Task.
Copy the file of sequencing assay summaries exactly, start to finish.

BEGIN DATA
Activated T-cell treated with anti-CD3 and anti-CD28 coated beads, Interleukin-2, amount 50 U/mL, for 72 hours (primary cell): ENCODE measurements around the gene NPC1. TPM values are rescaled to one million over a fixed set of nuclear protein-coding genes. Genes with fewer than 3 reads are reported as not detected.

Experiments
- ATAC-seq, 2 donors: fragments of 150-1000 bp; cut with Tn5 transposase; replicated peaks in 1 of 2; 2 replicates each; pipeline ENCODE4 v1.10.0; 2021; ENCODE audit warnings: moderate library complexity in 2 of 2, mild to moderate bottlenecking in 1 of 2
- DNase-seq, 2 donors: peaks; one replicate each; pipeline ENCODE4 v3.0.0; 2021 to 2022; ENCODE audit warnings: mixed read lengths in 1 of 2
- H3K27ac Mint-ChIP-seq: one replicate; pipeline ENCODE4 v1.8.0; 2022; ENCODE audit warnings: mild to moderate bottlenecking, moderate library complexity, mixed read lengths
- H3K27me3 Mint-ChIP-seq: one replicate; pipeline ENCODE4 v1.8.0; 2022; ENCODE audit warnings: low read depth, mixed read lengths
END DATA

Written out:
Activated T-cell treated with anti-CD3 and anti-CD28 coated beads, Interleukin-2, amount 50 U/mL, for 72 hours (primary cell): ENCODE measurements around the gene NPC1. TPM values are rescaled to one million over a fixed set of nuclear protein-coding genes. Genes with fewer than 3 reads are reported as not detected.

Experiments
- ATAC-seq, 2 donors: fragments of 150-1000 bp; cut with Tn5 transposase; replicated peaks in 1 of 2; 2 replicates each; pipeline ENCODE4 v1.10.0; 2021; ENCODE audit warnings: moderate library complexity in 2 of 2, mild to moderate bottlenecking in 1 of 2
- DNase-seq, 2 donors: peaks; one replicate each; pipeline ENCODE4 v3.0.0; 2021 to 2022; ENCODE audit warnings: mixed read lengths in 1 of 2
- H3K27ac Mint-ChIP-seq: one replicate; pipeline ENCODE4 v1.8.0; 2022; ENCODE audit warnings: mild to moderate bottlenecking, moderate library complexity, mixed read lengths
- H3K27me3 Mint-ChIP-seq: one replicate; pipeline ENCODE4 v1.8.0; 2022; ENCODE audit warnings: low read depth, mixed read lengths